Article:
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Lee Selby EXCLUSIVE: Ricky Burns is a must-win fight for me

Lee Selby talks to Umbreen Khan about his crucial clash with Ricky Burns this Saturday

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Lee Selby (right) knows he has to beat Ricky Burns (Mark Robinson/Matchroom)
Lee Selby (right) knows he has to beat Ricky Burns (Mark Robinson/Matchroom)

Ahead of his cross-roads clash with Ricky Burns this Saturday, Lee Selby has acknowledged he doesn’t simply want to win, but he must emerge victorious to keep his career going. The former IBF featherweight champion, something of a veteran now at 32, took a big leap earlier this year, jumping up two weight-classes after the loss of his belt to Josh Warrington. Lose at the O2 to ex-three-weight king Burns, on the excellent Regis Prograis vs Josh Taylor undercard, and it could all be for nothing.

 

“To be honest I just take each fight as it comes,” the Barry stylist told me at the public workouts. “I look after myself, I live a clean life so I could go on a few more years and just see how it goes. It’s difficult to leave boxing once you get into it, I’ve been doing it from a young age, from eight years of age, I think it would be difficult to just stop and walk away so I might go into coaching or something along them lines.
“But it’s a must-win fight, like [show promoter] Eddie Hearn said earlier, the loser will struggle to come back from it.”

 

It’s a crucial clash indeed, and one in which Burns is the more natural lightweight, having competed in the division or the one above for the past eight years, enjoying an impressive WBO title reign, ended only by pound-for-pound contender Terence Crawford. Selby, however, is just glad he can fuel himself adequately now, having found making weight while retaining strength an increasingly challenging task down at 126lbs.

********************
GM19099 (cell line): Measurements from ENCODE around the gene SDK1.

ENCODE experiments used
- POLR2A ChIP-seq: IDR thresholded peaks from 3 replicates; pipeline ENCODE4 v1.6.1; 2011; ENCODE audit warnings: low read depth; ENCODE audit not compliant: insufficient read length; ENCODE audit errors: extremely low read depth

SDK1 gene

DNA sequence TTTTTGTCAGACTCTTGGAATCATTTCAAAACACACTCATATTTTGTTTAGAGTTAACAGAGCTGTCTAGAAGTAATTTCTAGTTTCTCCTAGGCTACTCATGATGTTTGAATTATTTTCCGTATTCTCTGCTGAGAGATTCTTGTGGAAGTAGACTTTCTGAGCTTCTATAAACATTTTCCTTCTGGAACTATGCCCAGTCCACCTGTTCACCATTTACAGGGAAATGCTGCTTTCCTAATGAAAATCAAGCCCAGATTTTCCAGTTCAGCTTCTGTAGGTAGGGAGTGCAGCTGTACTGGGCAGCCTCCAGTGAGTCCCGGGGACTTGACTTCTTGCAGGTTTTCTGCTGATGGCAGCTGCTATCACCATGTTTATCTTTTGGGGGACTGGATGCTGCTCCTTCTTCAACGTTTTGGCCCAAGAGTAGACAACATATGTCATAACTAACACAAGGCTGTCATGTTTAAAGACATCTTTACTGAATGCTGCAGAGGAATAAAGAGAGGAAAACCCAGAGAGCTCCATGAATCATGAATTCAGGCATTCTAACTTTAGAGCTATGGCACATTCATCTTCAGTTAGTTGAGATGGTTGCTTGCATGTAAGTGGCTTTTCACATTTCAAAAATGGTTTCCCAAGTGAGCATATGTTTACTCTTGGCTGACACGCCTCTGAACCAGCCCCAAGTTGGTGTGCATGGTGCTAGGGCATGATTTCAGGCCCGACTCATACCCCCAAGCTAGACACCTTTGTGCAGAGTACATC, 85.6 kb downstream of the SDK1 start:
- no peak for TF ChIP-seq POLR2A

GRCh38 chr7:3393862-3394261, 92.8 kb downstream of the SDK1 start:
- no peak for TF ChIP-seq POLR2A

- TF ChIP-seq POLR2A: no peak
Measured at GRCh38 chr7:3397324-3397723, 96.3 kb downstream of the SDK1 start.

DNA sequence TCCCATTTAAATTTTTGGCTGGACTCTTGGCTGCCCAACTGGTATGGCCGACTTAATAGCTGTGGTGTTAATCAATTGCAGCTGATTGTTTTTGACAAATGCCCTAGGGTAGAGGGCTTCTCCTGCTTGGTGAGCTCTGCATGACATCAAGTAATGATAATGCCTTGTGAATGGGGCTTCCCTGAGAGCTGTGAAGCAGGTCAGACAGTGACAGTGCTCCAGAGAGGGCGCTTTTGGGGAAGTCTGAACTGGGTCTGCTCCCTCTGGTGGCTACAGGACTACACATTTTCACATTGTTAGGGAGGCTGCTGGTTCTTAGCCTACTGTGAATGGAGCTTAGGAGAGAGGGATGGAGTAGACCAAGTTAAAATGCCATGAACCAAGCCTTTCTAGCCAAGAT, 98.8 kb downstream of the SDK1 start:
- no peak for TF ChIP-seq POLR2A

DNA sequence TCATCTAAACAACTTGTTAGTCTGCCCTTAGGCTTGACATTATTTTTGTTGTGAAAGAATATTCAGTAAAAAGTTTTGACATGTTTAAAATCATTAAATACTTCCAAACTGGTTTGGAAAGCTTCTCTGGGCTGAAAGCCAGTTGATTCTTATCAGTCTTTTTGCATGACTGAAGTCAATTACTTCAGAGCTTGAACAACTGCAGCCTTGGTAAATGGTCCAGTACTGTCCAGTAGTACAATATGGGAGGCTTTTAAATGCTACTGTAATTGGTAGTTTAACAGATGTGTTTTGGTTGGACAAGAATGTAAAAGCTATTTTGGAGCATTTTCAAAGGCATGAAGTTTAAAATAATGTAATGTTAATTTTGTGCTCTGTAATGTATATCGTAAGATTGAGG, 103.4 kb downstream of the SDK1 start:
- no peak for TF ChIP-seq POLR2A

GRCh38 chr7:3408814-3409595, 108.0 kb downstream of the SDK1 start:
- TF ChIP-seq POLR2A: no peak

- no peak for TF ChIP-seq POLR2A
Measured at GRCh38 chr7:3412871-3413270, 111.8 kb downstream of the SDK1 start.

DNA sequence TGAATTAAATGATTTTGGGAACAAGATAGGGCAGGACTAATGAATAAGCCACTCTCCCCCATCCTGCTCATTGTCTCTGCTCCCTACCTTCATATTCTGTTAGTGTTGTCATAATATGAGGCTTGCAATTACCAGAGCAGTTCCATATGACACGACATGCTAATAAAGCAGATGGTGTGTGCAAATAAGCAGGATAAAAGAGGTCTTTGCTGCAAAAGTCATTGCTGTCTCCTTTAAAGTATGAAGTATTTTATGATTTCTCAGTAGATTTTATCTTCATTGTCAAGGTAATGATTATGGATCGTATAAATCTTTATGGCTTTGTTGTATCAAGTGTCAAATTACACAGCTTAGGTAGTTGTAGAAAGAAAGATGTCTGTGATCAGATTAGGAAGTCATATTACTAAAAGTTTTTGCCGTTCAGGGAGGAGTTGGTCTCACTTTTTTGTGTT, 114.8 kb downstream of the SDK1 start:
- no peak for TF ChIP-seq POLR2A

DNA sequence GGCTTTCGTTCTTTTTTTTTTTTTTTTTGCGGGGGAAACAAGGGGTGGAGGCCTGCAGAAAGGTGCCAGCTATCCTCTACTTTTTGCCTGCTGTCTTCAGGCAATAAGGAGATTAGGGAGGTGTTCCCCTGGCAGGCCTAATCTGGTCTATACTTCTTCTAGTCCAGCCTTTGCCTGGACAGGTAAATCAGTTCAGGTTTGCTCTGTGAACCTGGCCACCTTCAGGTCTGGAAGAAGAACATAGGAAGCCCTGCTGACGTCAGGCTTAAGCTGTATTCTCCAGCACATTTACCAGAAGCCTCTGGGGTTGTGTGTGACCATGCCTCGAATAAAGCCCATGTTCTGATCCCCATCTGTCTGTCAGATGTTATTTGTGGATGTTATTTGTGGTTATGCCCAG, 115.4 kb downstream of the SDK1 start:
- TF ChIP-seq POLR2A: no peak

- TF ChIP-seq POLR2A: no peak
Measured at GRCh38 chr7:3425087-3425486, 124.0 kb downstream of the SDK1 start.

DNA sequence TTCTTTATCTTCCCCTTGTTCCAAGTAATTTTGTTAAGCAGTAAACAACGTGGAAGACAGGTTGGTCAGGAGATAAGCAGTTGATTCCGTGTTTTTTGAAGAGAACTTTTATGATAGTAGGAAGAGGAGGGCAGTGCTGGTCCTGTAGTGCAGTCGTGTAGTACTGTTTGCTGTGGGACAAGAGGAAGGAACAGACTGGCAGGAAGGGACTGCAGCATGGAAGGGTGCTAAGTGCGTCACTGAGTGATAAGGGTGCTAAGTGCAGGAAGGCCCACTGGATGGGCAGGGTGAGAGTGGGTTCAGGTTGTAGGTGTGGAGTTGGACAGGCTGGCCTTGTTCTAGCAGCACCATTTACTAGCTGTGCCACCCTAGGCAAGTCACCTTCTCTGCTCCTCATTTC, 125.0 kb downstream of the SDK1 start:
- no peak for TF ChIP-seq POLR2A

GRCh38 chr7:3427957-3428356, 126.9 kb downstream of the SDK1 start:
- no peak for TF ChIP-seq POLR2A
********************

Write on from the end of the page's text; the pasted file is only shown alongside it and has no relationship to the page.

“It’s a big difference, now I’m drinking like four litres of water a day leading up to the fight whereas before it’d be four litres a month near enough, so it’s a lot better,” he reveals. “Just then I had a bit of tuna with my leaves, rather than just leaves, so it’s a little bit of a difference.
“Those weight-cuts definitely had an effect on me, I don’t know what I’m going to be like when I’m my manager [Chris Sanigar]’s age, I’m hoping I’ll be in his shape. We’ll have to wait and see.

“I’ve seen a nutritionist once or twice and I’ve took what they’ve got to say on board and I’ve just adapted to what suits me best.”

 

Selby, less hindered by the daunting weight-making prospect, is clearly enjoying his boxing these days. The “Welsh Mayweather” hopes to prolong his career far beyond the Burns fight, not just for sporting purposes but in the hopes of inspiring the next generation.

 

“Sadly, in my area I didn’t really have no role models to look up to or no boxers,” Selby reflects on his own youth. “But I know in my area now there’s a lot of boxing clubs and I got the youngsters looking up to me and they’re aspiring to be like ‘The next Lee Selby’ in my hometown in Newport and in Bristol where my manager is based.”

 

Never mind the next Lee Selby, for now. The Welsh warrior only hopes the existing Lee Selby can continue beyond Saturday night.

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